NASCAR Explains No-Call On Crash With Hamlin & Elliott

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NASCAR won't hand out any penalties in the aftermath of the Chase Elliott and Denny Hamlin incident at Martinsville Speedway. (HHP/Jim Fluharty Photo)

MARTINSVILLE, Va. – If you looked around Martinsville Speedway and on social media Sunday night, there was a legion of fans believing Denny Hamlin should have been penalized for his late-race bump of Chase Elliott at the end of the First Data 500.

The contact ultimately turned Elliott from the lead and ended his shot to both win the race and gain an automatic berth in the Championship 4 at Homestead-Miami Speedway.

It’s a move that has been seen at short tracks across the country for decades, but it’s a move that many facilities have “protect the leader” rules against, sending the bumper to the rear of the field while giving the bumpee his position back.

But there is no such rule in NASCAR, and as such Elliott lost out on his shot to compete for his first Monster Energy NASCAR Cup Series victory on the final restart.

However, there are rules on aggressive driving in NASCAR’s top three series, and those were the rules fans were citing when calling that Hamlin should have been sent to the rear and not left in the lead with a shot to win at the end of the race.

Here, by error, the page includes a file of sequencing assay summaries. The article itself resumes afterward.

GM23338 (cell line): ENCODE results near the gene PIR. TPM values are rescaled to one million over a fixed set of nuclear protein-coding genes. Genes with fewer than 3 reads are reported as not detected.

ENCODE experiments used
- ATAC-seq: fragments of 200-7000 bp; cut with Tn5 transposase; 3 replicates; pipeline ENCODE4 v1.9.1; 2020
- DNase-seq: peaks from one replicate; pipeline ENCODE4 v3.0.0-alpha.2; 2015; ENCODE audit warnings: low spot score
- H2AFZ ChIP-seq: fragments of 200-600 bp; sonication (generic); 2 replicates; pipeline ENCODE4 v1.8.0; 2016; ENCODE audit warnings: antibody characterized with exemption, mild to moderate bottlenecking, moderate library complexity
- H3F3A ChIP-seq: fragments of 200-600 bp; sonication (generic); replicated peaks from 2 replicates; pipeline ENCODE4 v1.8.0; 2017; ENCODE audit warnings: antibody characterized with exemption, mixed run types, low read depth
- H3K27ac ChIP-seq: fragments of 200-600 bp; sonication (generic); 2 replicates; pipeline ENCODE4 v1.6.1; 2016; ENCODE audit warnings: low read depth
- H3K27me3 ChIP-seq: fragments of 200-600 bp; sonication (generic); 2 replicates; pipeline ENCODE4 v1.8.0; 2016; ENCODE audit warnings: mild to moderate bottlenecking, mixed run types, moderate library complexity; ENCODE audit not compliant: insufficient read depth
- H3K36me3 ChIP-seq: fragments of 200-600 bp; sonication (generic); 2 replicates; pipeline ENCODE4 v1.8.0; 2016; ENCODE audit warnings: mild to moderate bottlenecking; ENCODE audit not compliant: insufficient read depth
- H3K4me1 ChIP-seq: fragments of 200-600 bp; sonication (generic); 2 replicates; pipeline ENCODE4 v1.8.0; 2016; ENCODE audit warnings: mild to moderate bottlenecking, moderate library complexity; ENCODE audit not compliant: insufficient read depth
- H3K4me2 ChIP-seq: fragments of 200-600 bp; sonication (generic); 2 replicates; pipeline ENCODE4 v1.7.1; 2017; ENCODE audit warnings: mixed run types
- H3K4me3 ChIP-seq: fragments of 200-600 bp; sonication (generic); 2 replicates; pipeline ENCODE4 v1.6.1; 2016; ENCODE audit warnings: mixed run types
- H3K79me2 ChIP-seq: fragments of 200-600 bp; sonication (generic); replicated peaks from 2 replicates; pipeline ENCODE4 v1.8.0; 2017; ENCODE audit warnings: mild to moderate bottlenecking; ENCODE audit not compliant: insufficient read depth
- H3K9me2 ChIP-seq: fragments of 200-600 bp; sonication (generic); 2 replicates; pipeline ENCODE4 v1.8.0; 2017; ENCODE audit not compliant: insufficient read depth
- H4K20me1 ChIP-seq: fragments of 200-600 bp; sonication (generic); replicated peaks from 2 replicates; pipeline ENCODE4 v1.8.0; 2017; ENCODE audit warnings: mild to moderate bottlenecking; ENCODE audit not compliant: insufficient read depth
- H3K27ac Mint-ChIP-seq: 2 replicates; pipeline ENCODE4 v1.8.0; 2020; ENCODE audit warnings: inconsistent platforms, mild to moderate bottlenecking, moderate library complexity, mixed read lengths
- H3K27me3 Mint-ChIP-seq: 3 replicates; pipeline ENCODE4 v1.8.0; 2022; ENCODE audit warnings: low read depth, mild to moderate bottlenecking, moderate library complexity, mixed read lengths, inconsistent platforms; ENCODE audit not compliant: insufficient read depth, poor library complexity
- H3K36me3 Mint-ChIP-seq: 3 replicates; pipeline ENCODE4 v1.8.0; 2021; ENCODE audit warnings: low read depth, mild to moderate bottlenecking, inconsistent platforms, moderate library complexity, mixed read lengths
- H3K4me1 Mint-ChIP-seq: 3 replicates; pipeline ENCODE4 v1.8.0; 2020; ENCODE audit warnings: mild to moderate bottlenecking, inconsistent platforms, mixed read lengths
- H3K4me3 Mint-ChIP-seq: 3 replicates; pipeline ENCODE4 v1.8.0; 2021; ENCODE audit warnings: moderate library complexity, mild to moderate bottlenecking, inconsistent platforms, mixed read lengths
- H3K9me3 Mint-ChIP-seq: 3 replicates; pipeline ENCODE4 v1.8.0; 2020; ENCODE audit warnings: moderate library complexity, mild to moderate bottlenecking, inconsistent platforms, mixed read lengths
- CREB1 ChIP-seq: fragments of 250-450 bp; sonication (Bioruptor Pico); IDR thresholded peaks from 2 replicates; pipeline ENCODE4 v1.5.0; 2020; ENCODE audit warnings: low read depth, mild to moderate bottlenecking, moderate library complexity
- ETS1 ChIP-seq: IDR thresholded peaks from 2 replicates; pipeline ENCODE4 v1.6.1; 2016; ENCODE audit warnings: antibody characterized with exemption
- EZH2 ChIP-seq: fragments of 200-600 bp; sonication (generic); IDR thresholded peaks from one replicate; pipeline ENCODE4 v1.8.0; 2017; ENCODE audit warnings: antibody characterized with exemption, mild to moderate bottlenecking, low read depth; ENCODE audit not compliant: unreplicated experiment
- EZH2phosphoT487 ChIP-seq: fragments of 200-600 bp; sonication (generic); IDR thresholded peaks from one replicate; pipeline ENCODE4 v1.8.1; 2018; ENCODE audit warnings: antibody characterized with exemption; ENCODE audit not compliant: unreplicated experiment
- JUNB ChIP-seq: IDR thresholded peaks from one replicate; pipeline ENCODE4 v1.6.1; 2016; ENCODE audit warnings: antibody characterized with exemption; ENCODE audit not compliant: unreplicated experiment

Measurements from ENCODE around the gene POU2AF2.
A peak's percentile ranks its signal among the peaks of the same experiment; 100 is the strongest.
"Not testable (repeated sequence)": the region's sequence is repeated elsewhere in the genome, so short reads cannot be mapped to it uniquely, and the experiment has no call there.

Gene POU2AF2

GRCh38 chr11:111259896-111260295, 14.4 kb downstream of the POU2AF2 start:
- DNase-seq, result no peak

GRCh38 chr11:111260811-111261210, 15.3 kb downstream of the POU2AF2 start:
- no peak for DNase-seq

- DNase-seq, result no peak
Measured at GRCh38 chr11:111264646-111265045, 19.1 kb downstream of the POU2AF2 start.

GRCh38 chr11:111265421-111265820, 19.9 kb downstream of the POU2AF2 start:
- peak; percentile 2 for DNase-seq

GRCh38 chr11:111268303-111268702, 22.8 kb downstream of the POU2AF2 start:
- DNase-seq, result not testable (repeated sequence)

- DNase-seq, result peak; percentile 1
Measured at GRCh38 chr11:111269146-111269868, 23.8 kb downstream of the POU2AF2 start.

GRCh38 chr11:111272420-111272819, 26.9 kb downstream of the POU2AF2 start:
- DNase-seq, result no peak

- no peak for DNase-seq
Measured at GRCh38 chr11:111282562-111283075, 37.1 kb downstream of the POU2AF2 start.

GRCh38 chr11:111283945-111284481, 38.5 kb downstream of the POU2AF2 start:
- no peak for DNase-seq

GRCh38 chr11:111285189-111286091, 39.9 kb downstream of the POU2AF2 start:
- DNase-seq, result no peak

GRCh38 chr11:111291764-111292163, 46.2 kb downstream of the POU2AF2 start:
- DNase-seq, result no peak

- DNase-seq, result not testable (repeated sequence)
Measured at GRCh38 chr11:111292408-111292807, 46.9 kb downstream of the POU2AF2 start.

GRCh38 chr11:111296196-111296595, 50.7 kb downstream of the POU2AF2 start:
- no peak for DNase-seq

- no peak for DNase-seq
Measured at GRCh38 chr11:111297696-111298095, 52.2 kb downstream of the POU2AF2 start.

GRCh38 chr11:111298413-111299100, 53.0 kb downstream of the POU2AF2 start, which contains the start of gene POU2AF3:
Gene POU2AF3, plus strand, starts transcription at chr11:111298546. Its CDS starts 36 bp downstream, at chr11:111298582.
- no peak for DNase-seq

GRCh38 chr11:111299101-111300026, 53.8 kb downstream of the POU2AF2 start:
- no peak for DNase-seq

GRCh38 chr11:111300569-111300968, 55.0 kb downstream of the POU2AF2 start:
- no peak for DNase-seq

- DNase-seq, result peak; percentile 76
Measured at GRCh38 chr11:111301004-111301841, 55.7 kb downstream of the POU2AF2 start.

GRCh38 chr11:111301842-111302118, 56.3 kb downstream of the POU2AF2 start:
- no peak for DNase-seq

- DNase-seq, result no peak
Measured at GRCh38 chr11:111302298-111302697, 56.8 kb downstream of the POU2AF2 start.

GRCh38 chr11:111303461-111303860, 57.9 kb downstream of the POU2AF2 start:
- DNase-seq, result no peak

Monday morning on SiriusXM NASCAR Radio, however, NASCAR Executive Vice President and Chief Racing Development Officer Steve O’Donnell reiterated that the sanctioning body and series officials saw nothing that they felt warranted a penalty, nor was there ever any discussion of changing that decision after the race.

“Certainly, what Chase was able to do in an attempt to win his first race there … I think you saw by the fans how much he has a fan base and how much everyone wants to see him win,” said O’Donnell. “Denny, I think, did in his mind what he needed to do and probably went too far.”

“We did not make a call there. That race stands. We’re not in the business of calling an in-race penalty post-race. That was good hard racing, for the most part, all day at Martinsville. I think Denny might have crossed the line, as he put out there on Twitter, and I thought Chase handled himself very well post-race. He showed some passion, but that’s what the sport is all about. He’s got a long career ahead of him. I think he’ll be up front leading many times.”

O’Donnell added that there were also no plans to penalize Elliott for driving Hamlin up to the wall on the cool-down lap, despite Hamlin’s window net being down at that point.

“You’re at a short track and not at speed. … For us, that was just part of Martinsville.”